Most children snore occasionally and roughly 10% of them snore most nights. It occurs when they breathe in but there is a blockage of the air passing through the back of the mouth and it causes vibration of the throat tissues.

Three pupils in classroom, one of them sleeping

Sometimes snoring is a sign of a respiratory infection, a stuffy nose or allergy but at other times it may be a bigger problem.

Amongst the contributing factors to snoring may be obesity, allergies, asthma, reflux disorder, or even an abnormality in the structure of the jaw. In children, the most common problem associated with snoring is large tonsils. Young children’s tonsils are quite large in comparison to the throat, peaking at 5-7 years of age. These block the airway, making it difficult to breathe.

As many as 3% of children not only snore, but also suffer from breathing problems during their sleep. When snoring is accompanied by gasps or pauses in breathing, the child may have OSA – obstructive sleep apnoea.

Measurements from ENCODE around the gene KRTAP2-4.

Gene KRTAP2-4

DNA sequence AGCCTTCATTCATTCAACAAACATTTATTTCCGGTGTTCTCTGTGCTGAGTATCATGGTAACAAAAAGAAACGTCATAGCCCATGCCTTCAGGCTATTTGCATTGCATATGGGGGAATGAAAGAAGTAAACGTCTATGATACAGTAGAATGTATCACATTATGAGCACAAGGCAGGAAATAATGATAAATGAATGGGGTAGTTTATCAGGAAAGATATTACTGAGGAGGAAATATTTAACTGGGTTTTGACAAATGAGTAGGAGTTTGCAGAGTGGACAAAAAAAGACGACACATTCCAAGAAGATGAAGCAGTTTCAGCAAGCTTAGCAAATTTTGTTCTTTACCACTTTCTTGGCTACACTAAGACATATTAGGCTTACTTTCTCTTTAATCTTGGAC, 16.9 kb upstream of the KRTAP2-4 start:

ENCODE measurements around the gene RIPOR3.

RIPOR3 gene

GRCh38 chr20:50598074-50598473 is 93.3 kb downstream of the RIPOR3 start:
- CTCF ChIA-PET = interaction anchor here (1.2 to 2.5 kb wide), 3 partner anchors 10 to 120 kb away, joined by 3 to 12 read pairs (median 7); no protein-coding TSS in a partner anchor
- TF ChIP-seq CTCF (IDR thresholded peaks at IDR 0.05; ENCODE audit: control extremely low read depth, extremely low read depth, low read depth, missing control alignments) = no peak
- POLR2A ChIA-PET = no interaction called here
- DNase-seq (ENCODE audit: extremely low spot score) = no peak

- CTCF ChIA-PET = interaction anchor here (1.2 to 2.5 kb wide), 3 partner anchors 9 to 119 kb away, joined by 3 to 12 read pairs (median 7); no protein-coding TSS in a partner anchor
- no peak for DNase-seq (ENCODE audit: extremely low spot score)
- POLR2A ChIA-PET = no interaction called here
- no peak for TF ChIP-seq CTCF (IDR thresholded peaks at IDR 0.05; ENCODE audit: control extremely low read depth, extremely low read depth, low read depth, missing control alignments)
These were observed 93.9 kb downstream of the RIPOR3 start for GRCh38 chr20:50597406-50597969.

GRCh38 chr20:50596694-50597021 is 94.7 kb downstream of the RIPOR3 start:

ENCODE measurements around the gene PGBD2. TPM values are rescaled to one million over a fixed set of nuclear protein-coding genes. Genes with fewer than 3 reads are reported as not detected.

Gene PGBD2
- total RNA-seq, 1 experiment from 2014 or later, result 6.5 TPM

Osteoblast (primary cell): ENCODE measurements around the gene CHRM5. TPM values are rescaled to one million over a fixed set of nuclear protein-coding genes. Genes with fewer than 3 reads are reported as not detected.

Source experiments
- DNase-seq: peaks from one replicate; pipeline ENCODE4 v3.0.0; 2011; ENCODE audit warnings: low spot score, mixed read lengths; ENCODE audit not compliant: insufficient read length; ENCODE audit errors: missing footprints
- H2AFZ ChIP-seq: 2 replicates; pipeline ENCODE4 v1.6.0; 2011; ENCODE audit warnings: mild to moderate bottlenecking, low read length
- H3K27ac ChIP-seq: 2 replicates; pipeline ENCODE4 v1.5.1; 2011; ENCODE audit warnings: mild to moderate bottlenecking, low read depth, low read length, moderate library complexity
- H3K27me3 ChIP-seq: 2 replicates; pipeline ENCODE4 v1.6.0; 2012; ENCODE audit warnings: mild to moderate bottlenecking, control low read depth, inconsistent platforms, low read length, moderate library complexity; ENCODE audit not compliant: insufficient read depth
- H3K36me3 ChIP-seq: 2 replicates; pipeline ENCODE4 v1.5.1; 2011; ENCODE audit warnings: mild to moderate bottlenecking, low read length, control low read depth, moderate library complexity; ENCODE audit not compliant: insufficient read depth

Children’s muscles normally relax during sleep and can become so relaxed that the airway is narrowed and sufficient air cannot pass through causing a pause in breathing that can last a few seconds or as long as a minute. The brain is then alerted and signals the body to start breathing again. This results in the child gasping or snorting, waking up and starting to breathe again. Because of these repeated interruptions, the child may not get enough quality sleep and is likely to be sleepy or overtired during the day.

Undiagnosed and untreated sleep apnoea may contribute to daytime sleepiness and behavioural problems including difficulties at school. In one recent study, children who snored loudly were twice as likely to have learning problems. Following a night of poor sleep, children are also more likely to be hyperactive and have difficulty paying attention. These are also signs of attention-deficit/hyperactivity disorder (ADHD). Sleep apnoea may also be associated with delayed growth and cardiovascular problems.